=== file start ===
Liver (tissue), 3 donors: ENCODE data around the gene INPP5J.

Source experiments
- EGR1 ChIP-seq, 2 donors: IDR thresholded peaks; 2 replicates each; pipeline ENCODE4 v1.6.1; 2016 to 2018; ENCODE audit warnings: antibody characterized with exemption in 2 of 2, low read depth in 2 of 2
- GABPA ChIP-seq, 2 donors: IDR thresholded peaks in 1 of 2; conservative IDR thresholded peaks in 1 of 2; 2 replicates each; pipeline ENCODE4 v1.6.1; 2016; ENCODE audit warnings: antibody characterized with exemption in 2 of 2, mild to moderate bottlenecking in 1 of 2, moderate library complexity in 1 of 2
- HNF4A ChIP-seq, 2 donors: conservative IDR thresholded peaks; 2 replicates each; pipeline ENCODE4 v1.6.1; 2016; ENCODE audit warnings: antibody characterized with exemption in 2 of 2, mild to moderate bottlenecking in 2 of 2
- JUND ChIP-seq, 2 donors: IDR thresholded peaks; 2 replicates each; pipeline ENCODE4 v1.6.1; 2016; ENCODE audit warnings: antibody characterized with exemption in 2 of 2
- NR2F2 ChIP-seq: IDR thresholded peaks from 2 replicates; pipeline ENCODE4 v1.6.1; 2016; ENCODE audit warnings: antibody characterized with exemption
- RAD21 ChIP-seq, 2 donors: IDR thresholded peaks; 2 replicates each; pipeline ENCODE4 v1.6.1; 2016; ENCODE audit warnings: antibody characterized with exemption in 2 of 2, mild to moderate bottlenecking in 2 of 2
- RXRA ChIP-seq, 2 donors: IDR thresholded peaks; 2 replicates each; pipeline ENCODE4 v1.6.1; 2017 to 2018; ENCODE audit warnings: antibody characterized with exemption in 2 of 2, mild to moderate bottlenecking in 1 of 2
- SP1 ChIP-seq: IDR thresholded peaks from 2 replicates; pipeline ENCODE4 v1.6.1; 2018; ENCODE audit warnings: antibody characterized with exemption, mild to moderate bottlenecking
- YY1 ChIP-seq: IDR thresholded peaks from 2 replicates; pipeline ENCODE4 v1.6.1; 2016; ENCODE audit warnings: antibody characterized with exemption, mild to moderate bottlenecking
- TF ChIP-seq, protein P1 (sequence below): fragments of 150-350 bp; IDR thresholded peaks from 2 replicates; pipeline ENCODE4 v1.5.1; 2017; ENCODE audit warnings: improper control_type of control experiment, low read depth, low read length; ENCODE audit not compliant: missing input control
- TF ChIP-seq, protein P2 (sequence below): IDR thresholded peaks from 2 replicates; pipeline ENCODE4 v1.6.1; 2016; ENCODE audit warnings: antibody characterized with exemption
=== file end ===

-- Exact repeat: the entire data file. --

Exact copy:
Liver (tissue), 3 donors: ENCODE data around the gene INPP5J.

Source experiments
- EGR1 ChIP-seq, 2 donors: IDR thresholded peaks; 2 replicates each; pipeline ENCODE4 v1.6.1; 2016 to 2018; ENCODE audit warnings: antibody characterized with exemption in 2 of 2, low read depth in 2 of 2
- GABPA ChIP-seq, 2 donors: IDR thresholded peaks in 1 of 2; conservative IDR thresholded peaks in 1 of 2; 2 replicates each; pipeline ENCODE4 v1.6.1; 2016; ENCODE audit warnings: antibody characterized with exemption in 2 of 2, mild to moderate bottlenecking in 1 of 2, moderate library complexity in 1 of 2
- HNF4A ChIP-seq, 2 donors: conservative IDR thresholded peaks; 2 replicates each; pipeline ENCODE4 v1.6.1; 2016; ENCODE audit warnings: antibody characterized with exemption in 2 of 2, mild to moderate bottlenecking in 2 of 2
- JUND ChIP-seq, 2 donors: IDR thresholded peaks; 2 replicates each; pipeline ENCODE4 v1.6.1; 2016; ENCODE audit warnings: antibody characterized with exemption in 2 of 2
- NR2F2 ChIP-seq: IDR thresholded peaks from 2 replicates; pipeline ENCODE4 v1.6.1; 2016; ENCODE audit warnings: antibody characterized with exemption
- RAD21 ChIP-seq, 2 donors: IDR thresholded peaks; 2 replicates each; pipeline ENCODE4 v1.6.1; 2016; ENCODE audit warnings: antibody characterized with exemption in 2 of 2, mild to moderate bottlenecking in 2 of 2
- RXRA ChIP-seq, 2 donors: IDR thresholded peaks; 2 replicates each; pipeline ENCODE4 v1.6.1; 2017 to 2018; ENCODE audit warnings: antibody characterized with exemption in 2 of 2, mild to moderate bottlenecking in 1 of 2
- SP1 ChIP-seq: IDR thresholded peaks from 2 replicates; pipeline ENCODE4 v1.6.1; 2018; ENCODE audit warnings: antibody characterized with exemption, mild to moderate bottlenecking
- YY1 ChIP-seq: IDR thresholded peaks from 2 replicates; pipeline ENCODE4 v1.6.1; 2016; ENCODE audit warnings: antibody characterized with exemption, mild to moderate bottlenecking
- TF ChIP-seq, protein P1 (sequence below): fragments of 150-350 bp; IDR thresholded peaks from 2 replicates; pipeline ENCODE4 v1.5.1; 2017; ENCODE audit warnings: improper control_type of control experiment, low read depth, low read length; ENCODE audit not compliant: missing input control
- TF ChIP-seq, protein P2 (sequence below): IDR thresholded peaks from 2 replicates; pipeline ENCODE4 v1.6.1; 2016; ENCODE audit warnings: antibody characterized with exemption